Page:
[1] Valentin Robert and Xavier Leroy. A formally-verified alias analysis. In Certified Programs and Proofs (CPP 2012), volume 7679 of Lecture Notes in Computer Science, pages 11-27. Springer, 2012. [ bib | .pdf ]
[2] Xavier Leroy, W. Appel, Andrew, Sandrine Blazy, and Gordon Stewart. The CompCert Memory Model, Version 2. Rapport de recherche RR-7987, INRIA, June 2012. [ bib | http | .pdf ]
A memory model is an important component of the formal semantics of imperative programming languages: it specifies the behavior of operations over memory states, such as reads and writes. The formally verified CompCert C compiler uses a sophisticated memory model that is shared between the semantics of its source language (the CompCert subset of C) and intermediate languages. The algebraic properties of this memory model play an important role in the proofs of semantic preservation for the compiler. The initial design of the CompCert memory model is described in an article by Leroy and Blazy (J. Autom. Reasoning 2008). The present research report describes version 2 of this memory model, improving over the main limitations of version 1. The first improvement is to expose the byte-level, in-memory representation of integers and floats, while preserving desirable opaqueness properties of pointer values. The second improvement is the integration of a fine-grained mechanism of permissions (access rights), which supports more aggressive optimizations over read-only data, and paves the way towards shared-memory, data-race-free concurrency in the style of Appel's Verified Software Toolchain project.

Keywords: Memory models, formal semantics, verified compilation, CompCert
[3] Sylvie Boldo, Jacques-Henri Jourdan, Xavier Leroy, and Guillaume Melquiond. A formally-verified C compiler supporting floating-point arithmetic. In 21st IEEE Symposium on Computer Arithmetic, pages 107-115. IEEE, 2013. [ bib | arXiv | .pdf ]
[4] Sandrine Blazy, Vincent Laporte, André Maronèze, and David Pichardie. Formal verification of a C value analysis based on abstract interpretation. In Static analysis (SAS) [6]. [ bib | arXiv ]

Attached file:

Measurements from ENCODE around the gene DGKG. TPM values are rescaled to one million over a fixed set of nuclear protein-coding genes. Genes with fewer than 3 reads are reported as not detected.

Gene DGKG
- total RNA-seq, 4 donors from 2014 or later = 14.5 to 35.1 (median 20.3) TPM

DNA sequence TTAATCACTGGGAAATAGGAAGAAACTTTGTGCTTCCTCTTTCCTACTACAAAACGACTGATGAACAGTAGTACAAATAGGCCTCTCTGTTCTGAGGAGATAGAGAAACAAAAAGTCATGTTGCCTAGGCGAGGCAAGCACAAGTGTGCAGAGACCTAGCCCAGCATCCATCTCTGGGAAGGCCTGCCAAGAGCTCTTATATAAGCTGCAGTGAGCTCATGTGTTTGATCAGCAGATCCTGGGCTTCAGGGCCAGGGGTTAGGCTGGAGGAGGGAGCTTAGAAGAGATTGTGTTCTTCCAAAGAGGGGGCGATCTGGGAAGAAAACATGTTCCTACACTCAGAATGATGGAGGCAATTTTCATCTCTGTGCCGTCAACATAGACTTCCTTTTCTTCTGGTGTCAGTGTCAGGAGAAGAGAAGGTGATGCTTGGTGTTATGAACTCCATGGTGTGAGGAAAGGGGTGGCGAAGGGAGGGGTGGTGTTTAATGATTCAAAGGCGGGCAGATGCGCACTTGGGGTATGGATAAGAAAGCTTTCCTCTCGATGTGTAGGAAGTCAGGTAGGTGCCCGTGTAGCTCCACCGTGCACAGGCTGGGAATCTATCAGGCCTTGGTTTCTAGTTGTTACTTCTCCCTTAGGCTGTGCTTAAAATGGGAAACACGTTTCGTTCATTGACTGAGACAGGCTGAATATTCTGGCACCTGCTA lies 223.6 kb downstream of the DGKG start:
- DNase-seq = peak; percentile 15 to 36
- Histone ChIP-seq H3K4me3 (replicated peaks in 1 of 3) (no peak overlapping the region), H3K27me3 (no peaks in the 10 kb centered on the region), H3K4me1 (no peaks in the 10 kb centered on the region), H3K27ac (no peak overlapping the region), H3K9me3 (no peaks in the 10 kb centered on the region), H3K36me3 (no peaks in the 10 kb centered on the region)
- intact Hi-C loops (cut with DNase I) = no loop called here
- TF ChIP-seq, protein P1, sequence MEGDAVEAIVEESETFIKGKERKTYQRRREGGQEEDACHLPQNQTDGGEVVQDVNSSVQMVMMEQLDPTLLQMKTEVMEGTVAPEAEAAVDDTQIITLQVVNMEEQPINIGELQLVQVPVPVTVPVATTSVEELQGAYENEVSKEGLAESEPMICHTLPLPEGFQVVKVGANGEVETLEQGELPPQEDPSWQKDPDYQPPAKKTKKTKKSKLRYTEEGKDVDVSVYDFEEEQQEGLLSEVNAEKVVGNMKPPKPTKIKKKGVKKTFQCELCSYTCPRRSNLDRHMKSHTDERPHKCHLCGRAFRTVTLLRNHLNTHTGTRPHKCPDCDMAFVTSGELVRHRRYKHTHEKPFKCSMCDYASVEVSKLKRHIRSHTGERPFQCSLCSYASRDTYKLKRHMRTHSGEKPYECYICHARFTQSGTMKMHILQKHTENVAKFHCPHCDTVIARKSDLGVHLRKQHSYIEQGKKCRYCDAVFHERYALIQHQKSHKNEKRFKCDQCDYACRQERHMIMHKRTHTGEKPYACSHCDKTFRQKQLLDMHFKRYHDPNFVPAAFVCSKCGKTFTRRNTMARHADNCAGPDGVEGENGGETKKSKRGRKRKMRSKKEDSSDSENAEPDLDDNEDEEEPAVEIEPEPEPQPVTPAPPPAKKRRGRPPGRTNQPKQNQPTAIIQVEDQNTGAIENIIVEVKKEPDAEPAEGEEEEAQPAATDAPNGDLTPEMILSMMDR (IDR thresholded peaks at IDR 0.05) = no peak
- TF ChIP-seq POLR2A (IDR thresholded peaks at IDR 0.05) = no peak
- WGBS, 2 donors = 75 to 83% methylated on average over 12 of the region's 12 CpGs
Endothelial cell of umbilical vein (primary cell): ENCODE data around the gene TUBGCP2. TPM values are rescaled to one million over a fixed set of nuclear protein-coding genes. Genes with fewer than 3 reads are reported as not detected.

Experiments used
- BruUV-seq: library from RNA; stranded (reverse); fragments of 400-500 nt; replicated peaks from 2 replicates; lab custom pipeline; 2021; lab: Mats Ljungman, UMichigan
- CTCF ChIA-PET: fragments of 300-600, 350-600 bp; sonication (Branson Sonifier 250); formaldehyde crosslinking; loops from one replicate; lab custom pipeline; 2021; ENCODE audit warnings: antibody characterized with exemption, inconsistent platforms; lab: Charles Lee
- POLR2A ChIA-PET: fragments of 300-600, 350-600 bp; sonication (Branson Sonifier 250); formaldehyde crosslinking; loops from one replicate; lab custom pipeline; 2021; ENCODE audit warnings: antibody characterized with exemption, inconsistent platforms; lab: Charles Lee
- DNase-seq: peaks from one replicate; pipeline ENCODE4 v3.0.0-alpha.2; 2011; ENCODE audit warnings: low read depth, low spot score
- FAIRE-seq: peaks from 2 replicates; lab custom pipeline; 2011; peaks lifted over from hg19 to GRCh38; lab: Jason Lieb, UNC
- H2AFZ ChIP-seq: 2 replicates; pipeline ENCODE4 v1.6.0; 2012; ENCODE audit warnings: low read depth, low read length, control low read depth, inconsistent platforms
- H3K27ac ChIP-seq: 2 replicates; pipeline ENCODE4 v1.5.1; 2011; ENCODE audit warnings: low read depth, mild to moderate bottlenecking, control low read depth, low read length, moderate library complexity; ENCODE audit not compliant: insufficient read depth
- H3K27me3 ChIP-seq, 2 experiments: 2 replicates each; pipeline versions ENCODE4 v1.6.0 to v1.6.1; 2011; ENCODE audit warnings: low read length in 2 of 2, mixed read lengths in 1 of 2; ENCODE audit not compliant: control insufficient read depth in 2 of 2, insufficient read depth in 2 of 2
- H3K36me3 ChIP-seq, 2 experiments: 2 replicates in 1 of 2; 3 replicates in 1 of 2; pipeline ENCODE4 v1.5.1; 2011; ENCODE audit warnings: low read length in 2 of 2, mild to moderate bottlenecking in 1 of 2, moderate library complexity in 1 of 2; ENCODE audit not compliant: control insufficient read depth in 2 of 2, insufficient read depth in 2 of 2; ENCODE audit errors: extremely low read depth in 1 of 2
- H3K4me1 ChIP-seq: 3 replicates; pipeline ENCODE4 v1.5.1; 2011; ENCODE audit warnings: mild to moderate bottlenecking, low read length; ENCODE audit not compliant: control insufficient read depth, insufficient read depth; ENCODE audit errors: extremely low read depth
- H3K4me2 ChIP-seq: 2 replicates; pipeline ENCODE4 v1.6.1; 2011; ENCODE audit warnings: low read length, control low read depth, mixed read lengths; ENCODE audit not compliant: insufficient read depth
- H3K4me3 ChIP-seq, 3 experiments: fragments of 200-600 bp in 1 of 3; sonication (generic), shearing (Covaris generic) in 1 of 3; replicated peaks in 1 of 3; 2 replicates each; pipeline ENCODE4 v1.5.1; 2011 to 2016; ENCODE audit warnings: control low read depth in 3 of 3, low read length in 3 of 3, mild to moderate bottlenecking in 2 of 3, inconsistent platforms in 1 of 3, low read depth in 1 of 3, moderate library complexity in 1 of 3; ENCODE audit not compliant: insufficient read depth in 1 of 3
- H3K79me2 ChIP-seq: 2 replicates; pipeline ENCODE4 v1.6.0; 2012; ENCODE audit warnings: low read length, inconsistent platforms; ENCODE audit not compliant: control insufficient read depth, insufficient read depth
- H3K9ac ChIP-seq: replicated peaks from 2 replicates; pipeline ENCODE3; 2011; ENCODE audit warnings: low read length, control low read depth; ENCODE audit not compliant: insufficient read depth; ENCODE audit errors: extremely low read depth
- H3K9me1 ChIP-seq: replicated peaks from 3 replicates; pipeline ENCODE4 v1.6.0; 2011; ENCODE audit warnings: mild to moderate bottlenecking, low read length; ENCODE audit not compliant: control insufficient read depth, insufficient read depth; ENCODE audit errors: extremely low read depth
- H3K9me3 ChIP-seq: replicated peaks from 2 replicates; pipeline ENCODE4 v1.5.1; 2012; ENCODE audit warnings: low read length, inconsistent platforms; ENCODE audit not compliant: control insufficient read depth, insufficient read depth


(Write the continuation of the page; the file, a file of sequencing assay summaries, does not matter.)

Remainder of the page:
Static analyzers based on abstract interpretation are complex pieces of software implementing delicate algorithms. Even if static analysis techniques are well understood, their implementation on real languages is still error-prone. This paper presents a formal verification using the Coq proof assistant: a formalization of a value analysis (based on abstract interpretation), and a soundness proof of the value analysis. The formalization relies on generic interfaces. The mechanized proof is facilitated by a translation validation of a Bourdoncle fixpoint iterator. The work has been integrated into the CompCert verified C-compiler. Our verified analysis directly operates over an intermediate language of the compiler having the same expressiveness as C. The automatic extraction of our value analysis into OCaml yields a program with competitive results, obtained from experiments on a number of benchmarks and comparisons with the Frama-C tool.

[5] Alexis Fouilhé, David Monniaux, and Michaël Périn. Efficient generation of correctness certificates for the abstract domain of polyhedra. In Static analysis (SAS) [6]. [ bib | arXiv ]
Polyhedra form an established abstract domain for inferring runtime properties of programs using abstract interpretation. Computations on them need to be certified for the whole static analysis results to be trusted. In this work, we look at how far we can get down the road of a posteriori verification to lower the overhead of certification of the abstract domain of polyhedra. We demonstrate methods for making the cost of inclusion certificate generation negligible. From a performance point of view, our single-representation, constraints-based implementation compares with state-of-the-art implementations.

[6] Static analysis (SAS), 2013. [ bib ]
[7] Thomas Braibant, Jacques-Henri Jourdan, and David Monniaux. Implementing hash-consed data structures in Coq. In Interactive theorem proving (ITP), 2013. [ bib | arXiv ]

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